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Report shows U.S. lagging behind other countries in many key health care stats


U.S. spends more but has lower life expectancy and higher death rates

A study from the Commonwealth Fund found that people in the United States experience the worst health outcomes overall of any high-income nation. This is despite the fact that the U.S. spends more and is the only one of its peers that has no universal health coverage.

In 2021, the U.S. spent 17.8% of its GDP on health care, nearly twice that of comparable countries. Health spending per person was nearly twice as high than Germany and four times that of South Korea. The spending includes Medicaid, Medicare, and private insurance. In the same year, 8.6% of the U.S. population was uninsured, and it is the only high-income country where a substantial portion of the population lacks any form of health insurance, according to the report.

Despite having the highest spending, the results are worse for the U.S. than for its peers. Life expectancy in the U.S. was 77 in 2020, three years lower than any other similar country. Life expectancy is expected to drop even further based on initial data reports. In addition, avoidable deaths – those that are preventable and treatable – have been on the rise since 2015, and the U.S. had the highest rate in 2020 of countries studied.

In 2020, the study found the infant mortality rate in the U.S. was 5.4 deaths per 1,000 live births, the highest rate of countries studied, and far worse than Norway where there are 1.6 deaths per 1,000 live births. The maternal death rate is more than three times higher than other high-income countries.

Deaths from physical assault, which included gun violence, is 7.4 per 100,000, much higher than the average of 2.7 and is at least seven times higher than all other high-income countries except New Zealand.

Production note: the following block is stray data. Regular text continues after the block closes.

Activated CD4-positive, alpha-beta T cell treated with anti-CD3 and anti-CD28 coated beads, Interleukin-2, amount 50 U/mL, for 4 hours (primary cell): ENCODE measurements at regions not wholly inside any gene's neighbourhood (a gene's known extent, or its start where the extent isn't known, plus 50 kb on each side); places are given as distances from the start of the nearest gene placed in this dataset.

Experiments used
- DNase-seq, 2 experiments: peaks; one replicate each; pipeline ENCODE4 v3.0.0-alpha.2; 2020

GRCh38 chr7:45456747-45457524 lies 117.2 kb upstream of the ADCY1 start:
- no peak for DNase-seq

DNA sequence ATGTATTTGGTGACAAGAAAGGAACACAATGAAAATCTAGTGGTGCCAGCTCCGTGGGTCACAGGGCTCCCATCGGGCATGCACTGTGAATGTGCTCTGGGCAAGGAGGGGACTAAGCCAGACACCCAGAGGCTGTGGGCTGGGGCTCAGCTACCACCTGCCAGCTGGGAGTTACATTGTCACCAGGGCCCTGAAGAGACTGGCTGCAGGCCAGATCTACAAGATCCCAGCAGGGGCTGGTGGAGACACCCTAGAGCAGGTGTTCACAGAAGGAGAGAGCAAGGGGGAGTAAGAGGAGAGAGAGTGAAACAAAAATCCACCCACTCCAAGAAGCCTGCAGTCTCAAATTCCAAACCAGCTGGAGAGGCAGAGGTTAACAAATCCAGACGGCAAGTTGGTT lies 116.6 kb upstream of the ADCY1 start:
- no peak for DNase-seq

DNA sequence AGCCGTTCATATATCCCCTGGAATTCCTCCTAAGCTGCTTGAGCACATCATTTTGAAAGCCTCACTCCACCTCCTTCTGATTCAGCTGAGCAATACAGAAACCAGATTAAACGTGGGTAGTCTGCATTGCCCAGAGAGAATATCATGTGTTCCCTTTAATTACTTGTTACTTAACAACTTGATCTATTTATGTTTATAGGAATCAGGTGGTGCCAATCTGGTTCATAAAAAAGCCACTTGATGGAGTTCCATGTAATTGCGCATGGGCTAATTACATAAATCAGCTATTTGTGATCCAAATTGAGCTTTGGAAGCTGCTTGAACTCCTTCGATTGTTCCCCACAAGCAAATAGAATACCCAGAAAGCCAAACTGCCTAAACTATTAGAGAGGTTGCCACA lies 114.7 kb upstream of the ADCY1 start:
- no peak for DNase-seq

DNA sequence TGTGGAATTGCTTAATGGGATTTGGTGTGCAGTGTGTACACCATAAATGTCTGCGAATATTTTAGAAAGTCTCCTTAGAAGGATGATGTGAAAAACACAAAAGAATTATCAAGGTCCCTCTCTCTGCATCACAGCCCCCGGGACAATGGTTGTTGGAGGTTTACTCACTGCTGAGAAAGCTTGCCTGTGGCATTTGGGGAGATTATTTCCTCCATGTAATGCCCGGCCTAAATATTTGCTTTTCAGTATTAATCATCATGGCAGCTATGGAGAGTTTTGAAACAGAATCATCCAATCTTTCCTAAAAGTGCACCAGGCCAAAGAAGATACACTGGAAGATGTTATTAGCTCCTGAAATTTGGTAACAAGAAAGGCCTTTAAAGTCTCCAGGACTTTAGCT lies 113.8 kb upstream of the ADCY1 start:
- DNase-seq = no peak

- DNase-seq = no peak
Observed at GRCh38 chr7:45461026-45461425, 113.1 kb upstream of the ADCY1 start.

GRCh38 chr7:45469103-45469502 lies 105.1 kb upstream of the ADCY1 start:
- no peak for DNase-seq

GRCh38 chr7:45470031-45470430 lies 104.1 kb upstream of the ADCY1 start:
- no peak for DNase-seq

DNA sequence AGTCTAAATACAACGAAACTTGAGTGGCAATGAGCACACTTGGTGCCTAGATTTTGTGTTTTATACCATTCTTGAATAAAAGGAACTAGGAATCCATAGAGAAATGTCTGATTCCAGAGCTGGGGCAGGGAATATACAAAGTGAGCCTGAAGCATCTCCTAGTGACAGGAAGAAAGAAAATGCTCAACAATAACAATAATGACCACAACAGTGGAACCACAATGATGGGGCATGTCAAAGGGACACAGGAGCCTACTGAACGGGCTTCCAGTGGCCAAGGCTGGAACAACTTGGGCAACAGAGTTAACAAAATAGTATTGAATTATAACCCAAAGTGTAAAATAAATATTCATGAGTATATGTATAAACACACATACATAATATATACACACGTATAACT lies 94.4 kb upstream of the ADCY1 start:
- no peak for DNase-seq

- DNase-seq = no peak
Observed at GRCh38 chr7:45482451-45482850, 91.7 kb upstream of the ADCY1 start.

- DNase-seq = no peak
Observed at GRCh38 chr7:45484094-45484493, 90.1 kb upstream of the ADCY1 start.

Obesity and chronic conditions plague the U.S. population. It has the highest obesity rate of all countries studied and a rate that is almost two times higher than the others. In 2020, 30% of U.S. adults said at some point in their life they had been diagnosed with two or more chronic conditions. No more than a quarter of residents of other countries reported the same.

Americans, at four visits per person per year, see the doctor less than residents of similar countries, according to the report, which may be a factor of there being a lower average number of practicing physicians than other countries.

The U.S. does average shorter hospital stays (4.8 days, far lower than the average), but has 2.8 hospital beds per 1,000 population, lower than the average of 4.3.

“The findings of our international comparison demonstrate the importance of a health care system that supports chronic disease prevention and management, the early diagnosis and treatment of medical problems, affordable access to health care coverage, and cost containment — among the key functions of a high-performing system,” the report authors state. “Other countries have found ways to do these things well; the U.S. can as well.”

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